from lifting, slip and fall dangers while carrying pipe, dropping pipe, or
pinch fingers/limbs while handling. It is much safer for workers as
well as being more gentle in handling expensive pipe.
Description of a Move:
- Make sure everything is loaded in the yard:
- pipe racks
- limber for tiering (to fit between the layers of pipe)
- Moving to well site:
- 2 man operation to move
- Licensing required
- Class 1A for the trucker
- competent operator certification for knuckle crane
- no flagmen required
- follow Transport Canada guidelines
- Setting up at the well site:
- obtain instructions from the consultant/field representative from the oil company who makes sure all
of the work is done to specifications
- get the equipment set up in the correct position
- pad the outrigger legs and unhook from the truck
- position the truck with the knuckle crane
- unload and set up pipe racks perpendicular to lay down machine
- Get final approval from consultant and head back to the yard
At the end of the job, the setup process is reversed.
Daily fees start from the day the machine starts work and are charged
based on days of use. There are no half days, either you used it
or not. Usage varies but on average 3 to 5 days on a job.
Policing the usage is a combination of knowing what is needed and past
DIVISION 2 - $1,750,000
Lease Maintenance Operations
INCLUDING the Pipe Laydown Business
philosophy of the company is simple:
Have unique pieces of equipment
that no one else in the area has.
Or, have BIGGER and BETTER equipment
Oil drilling rigs must keep operating regardless of
This company makes sure that neither MUD nor SNOW get in the
This company has up to 550 Horsepower to pull you out of any mud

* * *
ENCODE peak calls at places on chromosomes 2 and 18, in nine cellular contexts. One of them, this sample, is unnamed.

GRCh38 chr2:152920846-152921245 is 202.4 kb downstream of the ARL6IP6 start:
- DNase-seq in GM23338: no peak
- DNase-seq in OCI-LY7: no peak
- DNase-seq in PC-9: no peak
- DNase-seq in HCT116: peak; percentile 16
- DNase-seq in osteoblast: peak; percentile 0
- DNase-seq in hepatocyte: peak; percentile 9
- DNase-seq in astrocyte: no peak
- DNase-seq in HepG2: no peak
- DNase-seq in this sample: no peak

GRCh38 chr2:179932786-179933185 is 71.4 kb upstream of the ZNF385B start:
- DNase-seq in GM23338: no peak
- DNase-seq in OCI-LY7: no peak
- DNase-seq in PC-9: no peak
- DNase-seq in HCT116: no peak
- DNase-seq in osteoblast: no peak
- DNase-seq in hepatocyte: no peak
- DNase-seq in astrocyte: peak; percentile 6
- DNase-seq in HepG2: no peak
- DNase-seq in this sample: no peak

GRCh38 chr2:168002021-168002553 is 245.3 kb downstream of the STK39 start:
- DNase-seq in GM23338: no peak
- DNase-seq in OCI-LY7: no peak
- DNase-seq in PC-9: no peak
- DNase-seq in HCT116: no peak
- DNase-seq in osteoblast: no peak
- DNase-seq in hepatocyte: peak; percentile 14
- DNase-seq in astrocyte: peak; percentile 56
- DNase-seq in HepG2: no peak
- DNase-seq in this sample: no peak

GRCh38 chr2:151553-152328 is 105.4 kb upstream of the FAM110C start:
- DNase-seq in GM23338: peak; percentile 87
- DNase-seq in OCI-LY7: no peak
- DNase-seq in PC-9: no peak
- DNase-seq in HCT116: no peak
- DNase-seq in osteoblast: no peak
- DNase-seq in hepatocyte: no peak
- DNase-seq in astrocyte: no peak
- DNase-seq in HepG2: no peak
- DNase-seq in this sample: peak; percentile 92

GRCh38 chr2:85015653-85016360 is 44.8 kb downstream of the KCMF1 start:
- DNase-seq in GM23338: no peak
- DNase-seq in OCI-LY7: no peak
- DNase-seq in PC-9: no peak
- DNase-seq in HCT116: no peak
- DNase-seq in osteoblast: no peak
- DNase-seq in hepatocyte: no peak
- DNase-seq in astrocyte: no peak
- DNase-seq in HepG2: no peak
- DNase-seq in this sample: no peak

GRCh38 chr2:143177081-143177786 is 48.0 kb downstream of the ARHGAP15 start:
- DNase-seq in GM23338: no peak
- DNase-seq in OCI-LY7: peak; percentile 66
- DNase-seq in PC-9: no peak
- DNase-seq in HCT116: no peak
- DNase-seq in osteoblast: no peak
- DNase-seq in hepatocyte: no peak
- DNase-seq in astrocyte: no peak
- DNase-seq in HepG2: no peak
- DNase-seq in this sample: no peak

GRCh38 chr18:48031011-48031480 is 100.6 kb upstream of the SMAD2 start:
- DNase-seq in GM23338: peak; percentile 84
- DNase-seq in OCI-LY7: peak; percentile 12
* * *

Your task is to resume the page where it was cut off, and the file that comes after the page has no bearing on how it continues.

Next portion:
The same 550 Horsepower will go through any snow drift and clear
the road where others fail.
The company also does "Sweeping" which
entails cleaning up the roads when muddy oilfield equipment uses paved roads
within the province. The company does lease maintenance, including
mowing the grass and getting rid of weeds.
Full equipment list and
work description details will follow.
$1,750,000 includes the
$900,000 Pipe Laydown business and equipment detailed above.
Oilfield Lease Maintenance is here to stay:
Bakken is proving to be one of the most prolific oil-producing patches in the
world. It continues to outstrip even the most optimistic forecasts.
In Canadian law surface rights and mineral rights are recognized as separate
property and can both be owned by the same individual, owned by different
individuals, or owned jointly by many individuals or companies. During the early
years of our countryís history, mineral rights were generally sold with the
land. As minerals of value were discovered, the government began retaining
mineral rights and withdrawing them from future sales. Now it is quite common
for the surface rights to have one owner while the mineral rights belong to
other individuals, state governments, the federal government, foundations,
Indian nations, counties, cities, banks, land grant universities, or some other